There is one more thing that gives rise to men’s trust in gold: the knowledge that gold cannot be counterfeited; the conviction that the money supply cannot be arti­ficially and arbitrarily increased by those who would aim to con­fiscate wealth rather than produce it; the knowledge that money (the claim to production and effort) will itself represent production and effort. In short, men’s trust in gold carries the conviction that the monetary system freely adopted by men is based, not on whim and decree, but on integrity and productivity.

These are some of the reasons why men have trusted gold as a medium of exchange through his­tory — and why today’s Policy Makers damn its existence.

... And What Money Is Not

Money is not paper. Paper notes evolve from the desire for a con­venient substitute for commodity money. The paper notes that cir­culate as money today were once money substitutes (receipts for gold), defined by and convertible into a specific amount of gold. Paper notes did not and cannot become a money of trust without first representing a commodity of trust.

Consider the reaction of free men — men who, understanding and respecting the meaning of property rights, are suddenly and for the first time offered in place of gold, non-convertible paper notes. These notes would be mean­ingless to such men. No man who had just come from harvesting a field of wheat would even consider trading his wheat for scrap paper.

There are only two ways in which men will accept paper notes without commodity convertibility : if they are forced to do so, or if they are conned into doing so. Americans are now legally forced to accept government’s non-con­vertible paper notes — but only because they have been conned into believing that commodity money is "old-fashioned" and "im­practical" and that paper notes are indicative of a "modern and sophisticated economy."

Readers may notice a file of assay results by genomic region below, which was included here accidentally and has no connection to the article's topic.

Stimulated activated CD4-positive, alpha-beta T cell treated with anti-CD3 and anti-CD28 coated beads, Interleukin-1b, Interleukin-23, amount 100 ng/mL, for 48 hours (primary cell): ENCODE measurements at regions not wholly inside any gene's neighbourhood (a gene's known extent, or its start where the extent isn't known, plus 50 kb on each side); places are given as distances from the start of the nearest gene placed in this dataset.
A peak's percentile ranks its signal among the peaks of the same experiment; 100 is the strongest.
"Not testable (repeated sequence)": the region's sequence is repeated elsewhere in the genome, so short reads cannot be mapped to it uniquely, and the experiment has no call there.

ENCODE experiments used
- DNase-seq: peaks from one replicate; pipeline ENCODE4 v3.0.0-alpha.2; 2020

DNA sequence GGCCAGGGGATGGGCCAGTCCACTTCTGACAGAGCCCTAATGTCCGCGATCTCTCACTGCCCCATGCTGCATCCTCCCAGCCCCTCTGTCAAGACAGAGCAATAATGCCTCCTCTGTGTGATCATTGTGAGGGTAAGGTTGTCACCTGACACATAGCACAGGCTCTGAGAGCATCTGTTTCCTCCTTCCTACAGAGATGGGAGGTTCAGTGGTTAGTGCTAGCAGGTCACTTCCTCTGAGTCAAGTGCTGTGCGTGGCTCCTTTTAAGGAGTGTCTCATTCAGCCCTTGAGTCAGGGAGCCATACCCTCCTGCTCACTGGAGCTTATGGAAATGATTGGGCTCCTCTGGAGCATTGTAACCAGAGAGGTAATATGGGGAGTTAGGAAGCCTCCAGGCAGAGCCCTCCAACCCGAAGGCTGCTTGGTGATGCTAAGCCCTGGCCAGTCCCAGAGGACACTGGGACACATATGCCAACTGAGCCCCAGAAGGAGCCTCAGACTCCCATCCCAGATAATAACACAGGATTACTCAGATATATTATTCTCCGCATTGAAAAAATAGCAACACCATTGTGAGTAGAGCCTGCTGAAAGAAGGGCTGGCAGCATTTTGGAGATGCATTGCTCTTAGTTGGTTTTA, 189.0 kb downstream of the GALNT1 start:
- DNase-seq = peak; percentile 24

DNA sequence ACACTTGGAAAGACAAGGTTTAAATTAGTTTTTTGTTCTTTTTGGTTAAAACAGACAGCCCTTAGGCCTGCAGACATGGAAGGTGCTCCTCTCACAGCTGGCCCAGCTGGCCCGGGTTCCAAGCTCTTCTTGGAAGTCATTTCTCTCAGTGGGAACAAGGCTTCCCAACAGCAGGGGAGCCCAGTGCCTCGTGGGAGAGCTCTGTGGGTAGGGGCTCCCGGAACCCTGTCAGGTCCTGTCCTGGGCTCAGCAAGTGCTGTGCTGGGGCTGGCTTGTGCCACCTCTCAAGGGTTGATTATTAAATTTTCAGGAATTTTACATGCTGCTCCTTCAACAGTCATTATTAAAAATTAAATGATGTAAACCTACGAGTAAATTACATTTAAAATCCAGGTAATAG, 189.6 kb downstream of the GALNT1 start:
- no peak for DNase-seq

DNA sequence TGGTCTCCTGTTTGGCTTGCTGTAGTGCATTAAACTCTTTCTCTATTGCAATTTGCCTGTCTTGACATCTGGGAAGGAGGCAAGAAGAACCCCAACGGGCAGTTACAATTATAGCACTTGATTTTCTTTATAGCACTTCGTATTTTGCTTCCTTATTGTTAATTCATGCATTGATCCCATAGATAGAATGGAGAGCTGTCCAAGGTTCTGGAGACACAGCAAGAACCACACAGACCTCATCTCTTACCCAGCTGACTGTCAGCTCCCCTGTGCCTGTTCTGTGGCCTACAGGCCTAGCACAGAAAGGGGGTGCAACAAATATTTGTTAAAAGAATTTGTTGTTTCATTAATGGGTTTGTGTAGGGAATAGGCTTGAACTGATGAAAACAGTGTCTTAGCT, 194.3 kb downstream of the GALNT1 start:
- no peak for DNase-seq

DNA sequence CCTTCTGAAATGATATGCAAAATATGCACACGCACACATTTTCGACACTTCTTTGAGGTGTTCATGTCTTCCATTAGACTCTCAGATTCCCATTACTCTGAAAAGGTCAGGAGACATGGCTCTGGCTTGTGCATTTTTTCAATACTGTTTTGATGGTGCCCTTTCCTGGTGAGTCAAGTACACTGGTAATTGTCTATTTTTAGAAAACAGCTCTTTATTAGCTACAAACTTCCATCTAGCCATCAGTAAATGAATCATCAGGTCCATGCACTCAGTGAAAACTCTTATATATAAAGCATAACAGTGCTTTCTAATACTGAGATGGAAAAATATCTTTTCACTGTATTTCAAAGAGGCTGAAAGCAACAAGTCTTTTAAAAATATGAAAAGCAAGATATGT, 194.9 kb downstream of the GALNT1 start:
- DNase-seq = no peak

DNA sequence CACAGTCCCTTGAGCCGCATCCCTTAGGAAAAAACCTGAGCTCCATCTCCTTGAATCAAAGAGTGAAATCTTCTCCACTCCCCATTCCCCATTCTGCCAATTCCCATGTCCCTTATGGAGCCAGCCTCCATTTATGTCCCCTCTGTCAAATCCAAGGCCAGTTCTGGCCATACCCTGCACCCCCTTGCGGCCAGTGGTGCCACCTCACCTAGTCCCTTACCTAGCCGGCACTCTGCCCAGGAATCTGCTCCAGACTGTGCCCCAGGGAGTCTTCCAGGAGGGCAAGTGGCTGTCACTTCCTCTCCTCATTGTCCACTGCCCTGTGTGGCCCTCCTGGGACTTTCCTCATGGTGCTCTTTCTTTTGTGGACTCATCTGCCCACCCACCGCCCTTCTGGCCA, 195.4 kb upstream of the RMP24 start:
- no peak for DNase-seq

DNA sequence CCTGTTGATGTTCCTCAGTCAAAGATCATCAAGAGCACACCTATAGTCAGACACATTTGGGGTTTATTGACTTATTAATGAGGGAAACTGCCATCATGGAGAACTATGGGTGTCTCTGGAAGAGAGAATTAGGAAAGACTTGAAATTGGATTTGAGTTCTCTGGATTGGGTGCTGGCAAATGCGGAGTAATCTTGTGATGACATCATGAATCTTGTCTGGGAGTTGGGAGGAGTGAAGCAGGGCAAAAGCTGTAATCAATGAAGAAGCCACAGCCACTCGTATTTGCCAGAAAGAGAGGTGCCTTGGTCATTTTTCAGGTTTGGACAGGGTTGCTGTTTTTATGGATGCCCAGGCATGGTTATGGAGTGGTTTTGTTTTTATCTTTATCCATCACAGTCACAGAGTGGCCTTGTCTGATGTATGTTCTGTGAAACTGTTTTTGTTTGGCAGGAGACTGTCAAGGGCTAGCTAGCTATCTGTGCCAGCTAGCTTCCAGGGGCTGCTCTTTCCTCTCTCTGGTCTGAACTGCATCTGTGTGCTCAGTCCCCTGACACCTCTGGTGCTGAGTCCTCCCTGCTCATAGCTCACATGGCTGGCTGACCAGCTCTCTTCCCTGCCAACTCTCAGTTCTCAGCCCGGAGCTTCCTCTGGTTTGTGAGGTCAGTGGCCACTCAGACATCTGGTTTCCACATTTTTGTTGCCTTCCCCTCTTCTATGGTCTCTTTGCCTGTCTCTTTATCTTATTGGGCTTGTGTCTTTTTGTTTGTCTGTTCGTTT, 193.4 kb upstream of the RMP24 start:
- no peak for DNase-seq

Nothing could be further from the truth. Non-convertible paper "money" is fiat money that derives its value, not from its value as a commodity, not from its value as a useful medium of exchange ac­cording to the requirements of a medium of exchange, but from the decree of government. Fiat money is a throwback to the days of kings and the mentality of dic­tators. It is not a money evolved from the values and choices of free men in free markets, but a money created through the coer­cion of government.

Is commodity money old-fash­ioned and impractical, as today’s Policy Makers contend it is? Con­sider the following facts: Over the last several decades, the ex­change ratios (the prices) of vari­ous commodities have not varied much in value relative to each other. For example, the value of eggs to milk or milk to bread would be at approximately the same ratios today as they were years ago.

Why Prices Rise

But if it is true that the ex­change ratios of commodities are relatively the same today as they were in the past, why then have prices (the exchange ratios of dollars to goods) soared over the years? The reason is that the val­ue of the paper money, with which government forces everyone to deal, has fallen yearly relative to all commodities. Clearly, if a com­modity (theoretically, almost any commodity) had been used as a medium of exchange over the past decades instead of government’s fiat money, prices would have re­mained relatively stable. It is im­portant to realize that it is not commodities that are rising in value, but fiat money that is fall­ing in value.

Since 1933, when the U.S. sev­ered the dollar-commodity rela­tionship by abandoning what was left of the gold standard, the value of the dollar has depreciated by over ninety per cent in relation to other commodities. This could nev­er occur under a commodity stand­ard — only under a government imposed fiat standard. Had the U.S. returned to a dollar based on and convertible into gold instead of severing the dollar-gold rela­tionship, the supply of dollars over the years would have been limited to, or checked by, the sup­ply of gold. Therefore, the value of the dollar today would have been equal to the value of gold in relation to other commodities. Instead, the U.S. decided to print dollars whenever "needed" and to pretend that the dollar was "as good as gold" by legally fixing its value. The pretense couldn’t last, and today the dollar is worth a mere fraction of its val­ue in terms of gold in 1933.